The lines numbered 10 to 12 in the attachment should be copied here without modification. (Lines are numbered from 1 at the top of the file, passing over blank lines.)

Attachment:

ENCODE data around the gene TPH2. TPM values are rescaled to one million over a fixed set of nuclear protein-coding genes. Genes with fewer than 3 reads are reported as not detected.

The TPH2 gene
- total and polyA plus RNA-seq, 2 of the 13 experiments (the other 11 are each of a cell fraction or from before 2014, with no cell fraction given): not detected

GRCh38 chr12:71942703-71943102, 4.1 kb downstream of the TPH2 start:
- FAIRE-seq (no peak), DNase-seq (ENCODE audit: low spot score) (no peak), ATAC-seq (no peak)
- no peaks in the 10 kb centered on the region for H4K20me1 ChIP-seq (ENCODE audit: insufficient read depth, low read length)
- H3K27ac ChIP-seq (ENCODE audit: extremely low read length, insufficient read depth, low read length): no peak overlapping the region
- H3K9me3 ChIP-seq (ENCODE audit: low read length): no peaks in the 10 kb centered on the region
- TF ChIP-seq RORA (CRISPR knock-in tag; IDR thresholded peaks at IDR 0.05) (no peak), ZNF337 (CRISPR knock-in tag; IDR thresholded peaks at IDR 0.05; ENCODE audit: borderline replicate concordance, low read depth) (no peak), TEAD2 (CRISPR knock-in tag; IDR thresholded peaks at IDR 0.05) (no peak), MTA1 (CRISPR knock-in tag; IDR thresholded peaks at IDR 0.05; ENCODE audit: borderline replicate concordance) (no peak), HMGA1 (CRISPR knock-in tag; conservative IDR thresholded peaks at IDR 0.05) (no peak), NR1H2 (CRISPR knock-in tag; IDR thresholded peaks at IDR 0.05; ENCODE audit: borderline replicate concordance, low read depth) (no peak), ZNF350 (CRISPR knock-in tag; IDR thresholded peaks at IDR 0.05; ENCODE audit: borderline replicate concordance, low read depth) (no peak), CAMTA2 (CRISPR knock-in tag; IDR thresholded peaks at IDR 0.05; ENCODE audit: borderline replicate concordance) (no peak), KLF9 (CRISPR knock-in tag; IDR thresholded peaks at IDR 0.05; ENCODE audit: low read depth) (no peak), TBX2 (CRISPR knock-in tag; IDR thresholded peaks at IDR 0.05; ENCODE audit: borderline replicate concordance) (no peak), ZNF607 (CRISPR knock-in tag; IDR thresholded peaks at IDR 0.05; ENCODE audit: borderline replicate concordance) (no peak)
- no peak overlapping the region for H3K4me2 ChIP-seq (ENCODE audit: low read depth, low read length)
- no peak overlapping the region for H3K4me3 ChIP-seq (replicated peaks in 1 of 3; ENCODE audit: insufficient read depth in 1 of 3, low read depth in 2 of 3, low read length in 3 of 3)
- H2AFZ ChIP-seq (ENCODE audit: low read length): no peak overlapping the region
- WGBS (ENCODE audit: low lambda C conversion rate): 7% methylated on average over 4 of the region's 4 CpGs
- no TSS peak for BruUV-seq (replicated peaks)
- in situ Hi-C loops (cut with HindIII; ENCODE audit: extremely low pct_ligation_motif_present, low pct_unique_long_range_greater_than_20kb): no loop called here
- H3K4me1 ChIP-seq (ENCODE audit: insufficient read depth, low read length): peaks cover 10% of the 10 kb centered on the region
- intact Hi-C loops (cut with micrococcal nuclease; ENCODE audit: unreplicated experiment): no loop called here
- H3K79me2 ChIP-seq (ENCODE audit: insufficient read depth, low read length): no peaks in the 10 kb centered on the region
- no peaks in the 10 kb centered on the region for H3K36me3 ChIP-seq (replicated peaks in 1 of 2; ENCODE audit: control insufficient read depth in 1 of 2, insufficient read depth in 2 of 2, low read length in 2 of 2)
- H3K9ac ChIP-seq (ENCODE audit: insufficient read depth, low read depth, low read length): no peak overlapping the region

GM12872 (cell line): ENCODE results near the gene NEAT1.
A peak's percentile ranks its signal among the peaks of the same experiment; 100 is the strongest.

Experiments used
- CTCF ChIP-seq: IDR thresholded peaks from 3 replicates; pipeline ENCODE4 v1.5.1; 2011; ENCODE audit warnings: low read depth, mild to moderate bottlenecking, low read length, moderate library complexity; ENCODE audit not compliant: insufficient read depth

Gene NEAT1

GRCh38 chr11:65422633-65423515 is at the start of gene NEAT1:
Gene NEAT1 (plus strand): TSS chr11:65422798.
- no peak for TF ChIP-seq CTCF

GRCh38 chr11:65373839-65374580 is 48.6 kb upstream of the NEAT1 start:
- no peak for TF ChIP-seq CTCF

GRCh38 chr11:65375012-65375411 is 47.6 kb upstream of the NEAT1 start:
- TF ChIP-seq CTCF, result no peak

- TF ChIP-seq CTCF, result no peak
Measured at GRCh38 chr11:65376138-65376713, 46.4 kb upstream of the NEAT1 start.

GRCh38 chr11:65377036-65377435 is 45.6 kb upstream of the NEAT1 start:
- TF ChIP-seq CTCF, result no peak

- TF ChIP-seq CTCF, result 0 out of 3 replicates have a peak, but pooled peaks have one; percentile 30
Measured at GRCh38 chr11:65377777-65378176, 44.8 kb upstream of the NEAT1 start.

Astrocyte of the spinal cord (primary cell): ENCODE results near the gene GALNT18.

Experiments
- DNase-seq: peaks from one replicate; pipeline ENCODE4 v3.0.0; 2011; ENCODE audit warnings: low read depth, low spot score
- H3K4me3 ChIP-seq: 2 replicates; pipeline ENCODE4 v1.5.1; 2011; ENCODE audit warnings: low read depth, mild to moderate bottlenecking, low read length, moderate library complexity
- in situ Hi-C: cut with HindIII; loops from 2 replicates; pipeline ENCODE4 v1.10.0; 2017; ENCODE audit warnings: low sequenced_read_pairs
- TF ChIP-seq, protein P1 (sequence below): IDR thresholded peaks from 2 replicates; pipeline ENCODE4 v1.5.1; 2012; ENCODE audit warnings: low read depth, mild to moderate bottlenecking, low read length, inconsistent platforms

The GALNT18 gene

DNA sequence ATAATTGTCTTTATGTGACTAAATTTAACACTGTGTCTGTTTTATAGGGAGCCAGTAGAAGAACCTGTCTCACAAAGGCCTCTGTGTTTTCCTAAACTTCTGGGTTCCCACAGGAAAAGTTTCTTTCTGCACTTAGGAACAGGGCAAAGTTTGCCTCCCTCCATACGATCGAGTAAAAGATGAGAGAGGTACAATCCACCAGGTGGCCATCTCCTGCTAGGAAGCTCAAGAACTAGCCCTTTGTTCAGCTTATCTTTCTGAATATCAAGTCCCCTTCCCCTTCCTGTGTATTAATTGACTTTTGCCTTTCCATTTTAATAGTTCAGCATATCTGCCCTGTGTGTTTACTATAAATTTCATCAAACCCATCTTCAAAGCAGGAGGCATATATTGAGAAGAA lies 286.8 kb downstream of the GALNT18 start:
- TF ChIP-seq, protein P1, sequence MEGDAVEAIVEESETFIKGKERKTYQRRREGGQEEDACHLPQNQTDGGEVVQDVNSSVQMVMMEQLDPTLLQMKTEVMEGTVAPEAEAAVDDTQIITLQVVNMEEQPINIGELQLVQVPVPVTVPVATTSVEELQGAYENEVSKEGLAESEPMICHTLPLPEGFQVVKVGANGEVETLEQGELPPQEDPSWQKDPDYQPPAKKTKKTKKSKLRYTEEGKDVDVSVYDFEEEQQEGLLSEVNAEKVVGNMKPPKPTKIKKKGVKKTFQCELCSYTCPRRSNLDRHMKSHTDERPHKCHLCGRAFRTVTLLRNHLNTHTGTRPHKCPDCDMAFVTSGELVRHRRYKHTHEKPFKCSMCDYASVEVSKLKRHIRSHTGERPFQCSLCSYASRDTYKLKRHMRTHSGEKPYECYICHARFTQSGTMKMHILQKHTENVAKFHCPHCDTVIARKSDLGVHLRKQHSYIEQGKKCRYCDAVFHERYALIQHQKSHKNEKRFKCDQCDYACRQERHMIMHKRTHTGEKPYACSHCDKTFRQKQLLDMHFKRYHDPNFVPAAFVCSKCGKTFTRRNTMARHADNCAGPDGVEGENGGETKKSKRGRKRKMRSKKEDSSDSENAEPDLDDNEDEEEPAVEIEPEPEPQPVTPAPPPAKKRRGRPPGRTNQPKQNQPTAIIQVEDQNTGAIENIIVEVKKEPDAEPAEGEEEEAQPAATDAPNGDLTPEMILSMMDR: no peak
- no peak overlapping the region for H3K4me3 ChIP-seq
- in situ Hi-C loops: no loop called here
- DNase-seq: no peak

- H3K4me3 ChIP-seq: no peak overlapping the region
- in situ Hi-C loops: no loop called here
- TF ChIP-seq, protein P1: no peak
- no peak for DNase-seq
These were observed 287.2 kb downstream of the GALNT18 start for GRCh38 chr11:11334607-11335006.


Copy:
- no peak overlapping the region for H3K4me2 ChIP-seq (ENCODE audit: low read depth, low read length)
- no peak overlapping the region for H3K4me3 ChIP-seq (replicated peaks in 1 of 3; ENCODE audit: insufficient read depth in 1 of 3, low read depth in 2 of 3, low read length in 3 of 3)
- H2AFZ ChIP-seq (ENCODE audit: low read length): no peak overlapping the region